Ethiopia: Two Third of the Country Food Insecure Due to Failure to Govern
In an article previously posted on Gadaa.com, Naatolii Gadaa argued that the root cause of the recurrent famine in Ethiopia was neither drought nor lack of rain nor the global financial crisis, but “famines occur as the result of bad government policies, lack of basic human rights protection, and lack of democracy. It has nothing to do with the lack of rain or drought.”
Actually, the above argument has earned the Nobel Prize for the Indian Economist Amartya Sen. Amartya Sen postulated in what has since become to be known as the Amartya Sen’s Law:
“Shortfalls in food supply do not cause widespread deaths in a democracy because vote-seeking politicians will undertake relief efforts; but even modest food shortfalls can create deadly famines in authoritarian societies.”
Droughts do occur in many parts of the world from time to time. But, they only cause “famines” in undemocratic, repressive and authoritarian countries, such as Ethiopia. In many parts of Ethiopia, the food crisis is actually coined by some non-governmental organizations as the “green famine” since there is no drought or lack of rain. In Ethiopia, misguided and myopic agricultural and economic policies are forced into implementations without any voters’ backlash against the ruling party, which has clung to power with the help of the brute military that is accountable only to the ruling party, not the peoples of Ethiopia.
Debate on Numbers or Debate on THE PROBLEM
Once again, 6.2 million people (if one takes the government’s underestimated figure) or 12 million (nearly 20% of the population) (if one takes United Nations OCHA-Ethiopia’s figure) are in need of humanitarian assistance of food in Ethiopia. The Zenawi government continues to underestimate the number of people affected by the famine; not too long ago, Mr. Meles Zenawi accused donors of exaggerating the food crisis, as reported by VOA. Exaggerated or not, year after year ever since TPLF (Zenawi’s party) came to power 18 years ago, millions have been starving to death, and now to the extent of two-third of the country (see map) becoming food insecure. A thief can argue that he has stolen only $200,000 while others accuse him of stealing a million dollars; the fact of the matter is not how much the thief has stolen, but that the theft has occurred and he’s admitted it. Similarly, Mr. Zenawi should stop mincing words for the sake of argument and contemplate about stepping down for failure to contain the food crises that have ravaged the country over the last 18 years.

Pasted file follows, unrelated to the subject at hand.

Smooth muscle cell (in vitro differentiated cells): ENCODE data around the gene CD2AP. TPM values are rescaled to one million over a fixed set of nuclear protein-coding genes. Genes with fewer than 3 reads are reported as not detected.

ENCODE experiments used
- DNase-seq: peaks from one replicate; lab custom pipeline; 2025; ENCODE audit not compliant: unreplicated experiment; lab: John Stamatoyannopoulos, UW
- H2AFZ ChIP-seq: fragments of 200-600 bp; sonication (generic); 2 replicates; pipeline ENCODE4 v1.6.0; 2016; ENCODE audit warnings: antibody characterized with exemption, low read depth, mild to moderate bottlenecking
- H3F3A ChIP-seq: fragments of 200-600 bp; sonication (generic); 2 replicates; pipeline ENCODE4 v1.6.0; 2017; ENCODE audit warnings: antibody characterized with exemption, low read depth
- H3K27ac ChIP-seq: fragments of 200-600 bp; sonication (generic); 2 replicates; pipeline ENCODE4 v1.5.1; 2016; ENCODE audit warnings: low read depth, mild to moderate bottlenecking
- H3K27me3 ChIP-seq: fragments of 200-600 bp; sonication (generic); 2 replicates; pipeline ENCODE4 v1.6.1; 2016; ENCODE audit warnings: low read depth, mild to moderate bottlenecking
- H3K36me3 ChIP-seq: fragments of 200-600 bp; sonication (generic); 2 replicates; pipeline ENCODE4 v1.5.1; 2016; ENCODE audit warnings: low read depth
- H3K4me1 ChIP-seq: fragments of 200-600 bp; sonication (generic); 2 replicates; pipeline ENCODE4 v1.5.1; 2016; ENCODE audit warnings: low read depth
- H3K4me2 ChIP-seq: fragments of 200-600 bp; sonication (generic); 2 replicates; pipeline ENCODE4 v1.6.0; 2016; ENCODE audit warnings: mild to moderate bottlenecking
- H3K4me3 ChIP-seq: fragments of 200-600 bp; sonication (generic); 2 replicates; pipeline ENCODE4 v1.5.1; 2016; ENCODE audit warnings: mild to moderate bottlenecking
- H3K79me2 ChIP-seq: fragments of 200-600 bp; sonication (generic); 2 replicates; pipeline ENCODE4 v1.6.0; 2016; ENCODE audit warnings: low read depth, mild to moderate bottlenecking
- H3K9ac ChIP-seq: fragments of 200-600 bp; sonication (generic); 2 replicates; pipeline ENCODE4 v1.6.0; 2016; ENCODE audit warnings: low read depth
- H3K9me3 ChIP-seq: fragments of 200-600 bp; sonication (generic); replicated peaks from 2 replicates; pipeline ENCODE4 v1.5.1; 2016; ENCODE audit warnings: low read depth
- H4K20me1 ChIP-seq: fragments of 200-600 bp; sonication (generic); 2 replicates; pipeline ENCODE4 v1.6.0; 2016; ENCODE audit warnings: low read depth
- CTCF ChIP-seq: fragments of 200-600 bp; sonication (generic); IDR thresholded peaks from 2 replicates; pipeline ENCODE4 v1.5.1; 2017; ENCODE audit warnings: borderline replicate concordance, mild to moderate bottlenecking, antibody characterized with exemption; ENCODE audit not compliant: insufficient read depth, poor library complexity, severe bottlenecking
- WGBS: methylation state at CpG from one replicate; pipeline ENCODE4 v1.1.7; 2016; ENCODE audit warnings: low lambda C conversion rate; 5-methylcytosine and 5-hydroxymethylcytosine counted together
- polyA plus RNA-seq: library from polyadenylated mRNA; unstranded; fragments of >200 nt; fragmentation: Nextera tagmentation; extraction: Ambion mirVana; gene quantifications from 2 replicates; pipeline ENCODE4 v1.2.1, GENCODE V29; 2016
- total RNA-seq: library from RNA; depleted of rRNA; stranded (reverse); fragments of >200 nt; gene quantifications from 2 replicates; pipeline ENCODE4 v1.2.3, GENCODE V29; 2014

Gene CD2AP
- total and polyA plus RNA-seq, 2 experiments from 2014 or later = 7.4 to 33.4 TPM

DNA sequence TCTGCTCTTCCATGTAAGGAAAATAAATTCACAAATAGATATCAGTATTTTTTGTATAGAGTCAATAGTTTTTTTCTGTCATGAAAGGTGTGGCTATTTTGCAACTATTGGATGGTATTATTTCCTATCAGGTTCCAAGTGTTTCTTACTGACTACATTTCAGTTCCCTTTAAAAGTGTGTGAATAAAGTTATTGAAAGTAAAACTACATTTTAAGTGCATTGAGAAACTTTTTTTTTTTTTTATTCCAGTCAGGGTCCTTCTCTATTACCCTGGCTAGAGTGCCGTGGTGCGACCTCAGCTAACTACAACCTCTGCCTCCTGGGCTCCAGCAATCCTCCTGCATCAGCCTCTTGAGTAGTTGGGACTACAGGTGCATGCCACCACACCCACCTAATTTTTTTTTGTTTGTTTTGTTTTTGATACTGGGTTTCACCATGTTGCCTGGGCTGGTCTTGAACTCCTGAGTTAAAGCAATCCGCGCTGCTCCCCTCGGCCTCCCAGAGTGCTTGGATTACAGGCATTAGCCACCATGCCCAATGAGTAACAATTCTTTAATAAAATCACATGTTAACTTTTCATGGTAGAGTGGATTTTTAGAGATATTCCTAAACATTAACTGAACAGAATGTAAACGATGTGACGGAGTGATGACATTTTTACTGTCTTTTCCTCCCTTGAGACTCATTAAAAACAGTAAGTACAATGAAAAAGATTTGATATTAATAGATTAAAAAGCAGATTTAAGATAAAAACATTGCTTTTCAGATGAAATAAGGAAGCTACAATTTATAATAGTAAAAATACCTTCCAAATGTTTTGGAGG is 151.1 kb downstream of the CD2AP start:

Live Aid (aka Band-Aid) or Dead Aid
Over the last year, the Zambian author Dambisa Moyo has increased the awareness of the world about the consequences of “live aid” (donating money to corrupt African governments) and how foreign aid has crippled Africans while emboldening tyrants who rule over them; she called for “dead aid.”
“aid has trapped developing nations in a vicious circle of aid dependency, corruption, market distortion, and further poverty, leaving them with nothing but the “need” for more aid.”
In many interviews she has done over the year, she has singled out the policies of Mr. Zenawi and how Ethiopia’s vicious cycle of famine is a result of the government’s reluctance to encourage self-reliance of its people, such as through opening the telecommunications market, which the state has a monopoly over, while it heavily relies on the West for both humanitarian and development aid.
The vicious cycle of famine will not stop unless the West restricts its assistance to only humanitarian emergencies; the government of Ethiopia should be given no unconditional development aid. The TPLF government must be held accountable to the peoples it reigns over; per the Amartya Sen’s Law given above, as far as the TPLF government is insulated from voters’ backlash because of the West’s unconditional development assistance, the horror of famine, that has haunted the peoples of Ethiopia every decade until 1991 (when TPLF took power) and every two years since then, will never stop.
The call from the opposition also concurs with this. Mr. Bulcha Demeksa, the Co-Chairman of the Oromo Federalist Congress (OFC), has called on the donor community to make development assistance conditional: